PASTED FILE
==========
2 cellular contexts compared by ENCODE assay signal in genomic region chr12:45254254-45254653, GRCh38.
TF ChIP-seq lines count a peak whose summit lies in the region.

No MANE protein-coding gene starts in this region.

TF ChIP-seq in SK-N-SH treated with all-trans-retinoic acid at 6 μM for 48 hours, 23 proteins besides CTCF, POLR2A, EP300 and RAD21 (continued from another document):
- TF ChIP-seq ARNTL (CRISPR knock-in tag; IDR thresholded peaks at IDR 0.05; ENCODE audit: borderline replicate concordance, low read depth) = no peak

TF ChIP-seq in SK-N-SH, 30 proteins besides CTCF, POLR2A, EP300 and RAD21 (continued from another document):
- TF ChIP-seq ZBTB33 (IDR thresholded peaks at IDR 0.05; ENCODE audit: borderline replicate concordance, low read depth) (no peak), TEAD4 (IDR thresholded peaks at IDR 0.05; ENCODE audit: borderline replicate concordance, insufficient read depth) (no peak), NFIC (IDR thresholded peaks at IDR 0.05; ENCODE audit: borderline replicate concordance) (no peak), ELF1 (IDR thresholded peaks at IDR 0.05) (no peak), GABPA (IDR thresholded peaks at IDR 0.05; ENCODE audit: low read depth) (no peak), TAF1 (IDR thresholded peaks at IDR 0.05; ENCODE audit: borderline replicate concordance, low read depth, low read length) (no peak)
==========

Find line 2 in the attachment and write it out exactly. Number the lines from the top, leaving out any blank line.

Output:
TF ChIP-seq lines count a peak whose summit lies in the region.